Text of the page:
Philippa Perry tells an amusing anecdote that illustrates the absurd basis of the ‘stop making a fuss’ old school style of parenting. Her daughter Flo, then around two, was playing under her parents’ grand piano [side note: Perry comes from a fairly bourgeois family. I will write about parenting and class. At some point. When I’m feeling brave.] Flo stood up too quickly and banged her head on the underside quite badly. Cue much cuddling and soothing by Perry to the pre-schooler Flo. Philippa Perry’s father said, ‘What are you doing? Make a fuss of a child like that and they’ll be hurting themselves the whole time to get that sort of attention.’

It’s no surprise then, that Perry and other parenting experts such as Laura Markham are shifting the broader norms around parenting. The new parenting approach is more responsive and emotionally sensitive as a reaction to this old school, power based model of parenting, where a bump on the head isn’t worthy of a kiss and a cuddle but a brusque lesson in stoic forebearance.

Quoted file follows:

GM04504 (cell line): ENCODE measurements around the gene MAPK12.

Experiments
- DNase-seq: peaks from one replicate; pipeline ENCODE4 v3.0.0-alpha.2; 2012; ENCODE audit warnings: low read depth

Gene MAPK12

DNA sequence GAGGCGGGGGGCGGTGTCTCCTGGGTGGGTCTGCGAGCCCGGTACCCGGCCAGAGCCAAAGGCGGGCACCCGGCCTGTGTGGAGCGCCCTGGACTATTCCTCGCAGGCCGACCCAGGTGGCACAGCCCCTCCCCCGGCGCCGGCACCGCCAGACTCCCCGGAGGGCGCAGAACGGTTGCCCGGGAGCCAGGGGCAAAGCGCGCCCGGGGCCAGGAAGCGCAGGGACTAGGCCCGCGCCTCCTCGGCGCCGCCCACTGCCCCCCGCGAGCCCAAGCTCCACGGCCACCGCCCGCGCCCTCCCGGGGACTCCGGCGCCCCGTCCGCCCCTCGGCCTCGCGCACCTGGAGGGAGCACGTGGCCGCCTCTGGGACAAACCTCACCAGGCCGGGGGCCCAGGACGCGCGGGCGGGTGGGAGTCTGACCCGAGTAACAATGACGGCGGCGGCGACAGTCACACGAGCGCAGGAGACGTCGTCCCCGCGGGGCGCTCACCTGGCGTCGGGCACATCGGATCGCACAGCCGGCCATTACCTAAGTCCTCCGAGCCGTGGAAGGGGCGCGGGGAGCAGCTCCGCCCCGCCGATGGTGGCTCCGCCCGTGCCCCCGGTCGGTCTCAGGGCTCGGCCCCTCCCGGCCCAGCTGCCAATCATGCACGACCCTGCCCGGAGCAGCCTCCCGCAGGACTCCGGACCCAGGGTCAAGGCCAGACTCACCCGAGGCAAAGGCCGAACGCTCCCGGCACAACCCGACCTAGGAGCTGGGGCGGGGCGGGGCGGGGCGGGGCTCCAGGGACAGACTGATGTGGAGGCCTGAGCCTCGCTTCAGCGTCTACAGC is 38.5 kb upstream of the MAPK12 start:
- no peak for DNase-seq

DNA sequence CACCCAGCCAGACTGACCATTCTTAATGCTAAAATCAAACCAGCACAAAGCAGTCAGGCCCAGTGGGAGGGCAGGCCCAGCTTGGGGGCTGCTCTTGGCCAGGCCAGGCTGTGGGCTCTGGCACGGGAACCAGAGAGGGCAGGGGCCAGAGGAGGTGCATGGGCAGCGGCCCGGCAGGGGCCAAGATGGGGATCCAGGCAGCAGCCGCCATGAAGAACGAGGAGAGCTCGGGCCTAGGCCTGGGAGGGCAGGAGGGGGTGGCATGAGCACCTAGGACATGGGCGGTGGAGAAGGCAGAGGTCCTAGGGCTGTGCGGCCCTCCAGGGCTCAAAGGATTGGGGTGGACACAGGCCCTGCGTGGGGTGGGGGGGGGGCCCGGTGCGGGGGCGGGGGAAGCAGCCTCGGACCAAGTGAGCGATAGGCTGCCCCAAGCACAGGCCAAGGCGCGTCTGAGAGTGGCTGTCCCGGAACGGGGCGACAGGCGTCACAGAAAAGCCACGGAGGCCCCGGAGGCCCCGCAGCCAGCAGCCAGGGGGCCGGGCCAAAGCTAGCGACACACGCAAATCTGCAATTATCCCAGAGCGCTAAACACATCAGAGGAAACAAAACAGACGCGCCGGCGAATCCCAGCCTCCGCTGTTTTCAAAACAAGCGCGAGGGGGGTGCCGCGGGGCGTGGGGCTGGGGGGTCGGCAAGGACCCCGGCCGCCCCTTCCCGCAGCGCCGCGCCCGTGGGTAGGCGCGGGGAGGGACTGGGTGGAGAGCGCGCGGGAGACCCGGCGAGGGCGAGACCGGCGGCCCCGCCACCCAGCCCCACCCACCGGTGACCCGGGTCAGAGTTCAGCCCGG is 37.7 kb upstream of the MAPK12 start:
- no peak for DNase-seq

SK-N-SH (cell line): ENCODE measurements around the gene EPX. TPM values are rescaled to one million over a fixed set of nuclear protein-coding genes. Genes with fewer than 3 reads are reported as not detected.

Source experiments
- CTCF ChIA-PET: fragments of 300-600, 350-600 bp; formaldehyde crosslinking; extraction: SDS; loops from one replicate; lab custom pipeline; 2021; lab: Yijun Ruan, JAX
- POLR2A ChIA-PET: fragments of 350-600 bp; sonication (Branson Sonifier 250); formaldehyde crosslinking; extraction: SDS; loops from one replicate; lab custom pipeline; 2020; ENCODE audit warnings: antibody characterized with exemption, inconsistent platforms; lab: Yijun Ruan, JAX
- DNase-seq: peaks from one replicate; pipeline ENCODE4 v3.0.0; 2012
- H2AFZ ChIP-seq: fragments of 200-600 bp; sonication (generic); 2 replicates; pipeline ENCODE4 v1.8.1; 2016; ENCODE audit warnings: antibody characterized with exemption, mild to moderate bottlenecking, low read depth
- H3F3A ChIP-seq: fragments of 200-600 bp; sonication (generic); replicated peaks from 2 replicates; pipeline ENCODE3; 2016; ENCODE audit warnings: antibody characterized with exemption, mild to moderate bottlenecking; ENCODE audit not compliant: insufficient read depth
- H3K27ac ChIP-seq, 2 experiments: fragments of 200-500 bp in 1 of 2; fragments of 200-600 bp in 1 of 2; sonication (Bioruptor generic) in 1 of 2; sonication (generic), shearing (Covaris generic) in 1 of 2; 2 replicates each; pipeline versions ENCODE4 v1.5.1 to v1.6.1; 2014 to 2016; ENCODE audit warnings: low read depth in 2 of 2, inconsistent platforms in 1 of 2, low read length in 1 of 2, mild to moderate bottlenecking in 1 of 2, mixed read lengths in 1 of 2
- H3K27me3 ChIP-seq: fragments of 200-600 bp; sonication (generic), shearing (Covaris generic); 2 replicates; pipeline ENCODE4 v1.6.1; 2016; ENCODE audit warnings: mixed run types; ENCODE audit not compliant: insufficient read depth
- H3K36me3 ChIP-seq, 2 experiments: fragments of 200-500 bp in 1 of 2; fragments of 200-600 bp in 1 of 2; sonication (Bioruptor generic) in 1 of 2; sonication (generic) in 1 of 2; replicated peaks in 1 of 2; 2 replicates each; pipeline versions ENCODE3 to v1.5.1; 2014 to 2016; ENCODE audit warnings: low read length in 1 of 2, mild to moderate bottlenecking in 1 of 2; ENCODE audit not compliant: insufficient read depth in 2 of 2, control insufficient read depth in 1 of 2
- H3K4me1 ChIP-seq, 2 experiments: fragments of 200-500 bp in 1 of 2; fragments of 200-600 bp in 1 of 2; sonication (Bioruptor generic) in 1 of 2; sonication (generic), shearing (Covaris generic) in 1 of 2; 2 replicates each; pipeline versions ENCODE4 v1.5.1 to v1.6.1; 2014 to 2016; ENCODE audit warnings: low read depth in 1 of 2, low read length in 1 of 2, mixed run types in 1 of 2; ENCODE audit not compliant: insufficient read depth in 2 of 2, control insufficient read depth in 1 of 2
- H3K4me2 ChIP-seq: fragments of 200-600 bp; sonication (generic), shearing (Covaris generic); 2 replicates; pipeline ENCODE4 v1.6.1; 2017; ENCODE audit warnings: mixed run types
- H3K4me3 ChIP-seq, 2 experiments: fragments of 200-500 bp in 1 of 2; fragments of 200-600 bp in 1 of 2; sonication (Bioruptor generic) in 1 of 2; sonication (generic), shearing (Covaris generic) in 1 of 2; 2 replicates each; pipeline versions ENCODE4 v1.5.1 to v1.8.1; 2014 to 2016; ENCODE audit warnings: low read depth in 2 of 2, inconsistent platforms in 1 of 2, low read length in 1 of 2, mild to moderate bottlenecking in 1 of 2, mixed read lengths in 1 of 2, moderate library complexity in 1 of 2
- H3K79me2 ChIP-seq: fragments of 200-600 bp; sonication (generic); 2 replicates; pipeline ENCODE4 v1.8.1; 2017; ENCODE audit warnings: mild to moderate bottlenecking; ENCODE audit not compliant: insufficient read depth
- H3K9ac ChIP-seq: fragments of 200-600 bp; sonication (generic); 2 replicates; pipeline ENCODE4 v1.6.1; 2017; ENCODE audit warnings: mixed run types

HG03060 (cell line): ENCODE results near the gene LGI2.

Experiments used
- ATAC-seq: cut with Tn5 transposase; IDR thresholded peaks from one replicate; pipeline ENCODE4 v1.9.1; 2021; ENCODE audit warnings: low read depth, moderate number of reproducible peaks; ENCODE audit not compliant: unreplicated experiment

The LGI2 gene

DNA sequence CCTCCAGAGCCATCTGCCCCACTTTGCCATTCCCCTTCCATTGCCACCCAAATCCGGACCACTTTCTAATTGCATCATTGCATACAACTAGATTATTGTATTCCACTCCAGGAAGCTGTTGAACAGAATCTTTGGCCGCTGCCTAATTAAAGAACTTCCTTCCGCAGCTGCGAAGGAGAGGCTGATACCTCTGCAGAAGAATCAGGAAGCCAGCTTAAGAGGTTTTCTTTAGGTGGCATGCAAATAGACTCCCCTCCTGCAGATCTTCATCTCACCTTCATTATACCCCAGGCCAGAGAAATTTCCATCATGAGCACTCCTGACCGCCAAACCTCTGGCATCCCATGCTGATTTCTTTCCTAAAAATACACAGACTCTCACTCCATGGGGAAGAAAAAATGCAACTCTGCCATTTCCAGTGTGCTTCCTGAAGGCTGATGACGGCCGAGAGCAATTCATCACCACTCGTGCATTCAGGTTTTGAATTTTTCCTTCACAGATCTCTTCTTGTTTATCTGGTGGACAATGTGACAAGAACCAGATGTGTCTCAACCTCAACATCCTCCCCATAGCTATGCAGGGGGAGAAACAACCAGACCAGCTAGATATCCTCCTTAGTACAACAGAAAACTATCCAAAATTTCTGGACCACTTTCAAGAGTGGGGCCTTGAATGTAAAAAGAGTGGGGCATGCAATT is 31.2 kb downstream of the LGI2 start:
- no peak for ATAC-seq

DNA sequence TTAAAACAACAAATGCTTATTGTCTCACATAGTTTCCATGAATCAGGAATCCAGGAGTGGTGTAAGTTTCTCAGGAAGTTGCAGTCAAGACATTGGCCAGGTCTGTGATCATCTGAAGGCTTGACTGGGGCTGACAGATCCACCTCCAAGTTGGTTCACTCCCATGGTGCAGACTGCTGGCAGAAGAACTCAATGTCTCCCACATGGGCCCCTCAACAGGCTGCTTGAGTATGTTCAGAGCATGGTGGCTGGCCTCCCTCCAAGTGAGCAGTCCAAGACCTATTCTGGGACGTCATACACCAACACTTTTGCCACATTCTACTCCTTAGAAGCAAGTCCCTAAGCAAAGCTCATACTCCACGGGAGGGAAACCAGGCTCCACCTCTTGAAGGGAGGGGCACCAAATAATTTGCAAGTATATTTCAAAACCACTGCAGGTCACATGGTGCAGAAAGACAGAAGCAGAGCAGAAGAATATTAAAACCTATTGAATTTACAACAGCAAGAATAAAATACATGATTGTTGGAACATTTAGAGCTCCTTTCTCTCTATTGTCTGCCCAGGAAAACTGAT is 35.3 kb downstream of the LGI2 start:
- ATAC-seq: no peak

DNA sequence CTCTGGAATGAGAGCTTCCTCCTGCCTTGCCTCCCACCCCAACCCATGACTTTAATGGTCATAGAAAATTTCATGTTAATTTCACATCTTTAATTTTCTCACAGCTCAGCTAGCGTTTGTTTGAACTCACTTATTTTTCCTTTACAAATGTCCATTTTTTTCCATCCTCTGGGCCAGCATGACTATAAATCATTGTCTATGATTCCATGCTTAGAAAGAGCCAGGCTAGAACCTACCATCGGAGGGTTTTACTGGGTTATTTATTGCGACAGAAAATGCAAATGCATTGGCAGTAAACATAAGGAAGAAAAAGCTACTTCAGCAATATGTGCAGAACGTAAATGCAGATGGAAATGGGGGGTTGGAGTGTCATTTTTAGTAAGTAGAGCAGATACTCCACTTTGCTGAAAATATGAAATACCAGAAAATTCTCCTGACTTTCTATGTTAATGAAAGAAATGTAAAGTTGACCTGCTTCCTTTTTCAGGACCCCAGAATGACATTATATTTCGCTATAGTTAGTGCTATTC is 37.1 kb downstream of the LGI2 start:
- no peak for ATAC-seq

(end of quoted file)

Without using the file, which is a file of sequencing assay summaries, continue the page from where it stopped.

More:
I agree with all of this. I can see how recognising feelings, empathising, comforting is a good strategy, for compassionately dealing with a small human in distress.


As Perry warms to her theme, the whole situation starts to become rather exaggerated and yet another stick for parents (read- mothers) to beat themselves up with.

Perry’s description of how she and her husband handled bedtime for their daughter is black humour to a parent knee deep in the battle of sleep VS small people. For the Perrys, bedtime was a long, drawn out softly-softly process of lying with Flo, talking to Flo, holding Flo’s hand while the pre-schooler Flo drifted off. All of this taking place in the marital bedroom, where Flo slept till she was four. All in aid of supporting Flo’s emotional balance.

For the absence of doubt, I don’t care if the kid sleeps in the parents’ bed. It’s all about the most sleep for the most people. I do care that Perry sets this up as the ideal model **for supporting a child’s emotional development**. No pressure, no judgement then, right?

Where then is the couple’s private life (such as it is post kids)? What about those of us (ie me), who would rather not share a bed with kids because they kick, snore and manage to take up 98% of a king size bed. An unslept mummy is a grumpy, snappy mummy on a short fuse, not ready or willing to emote and soothe and be responsive. The message with Perry’s approved bedtime is – put the child ahead of intimacy with your partner or your own sleeping preferences.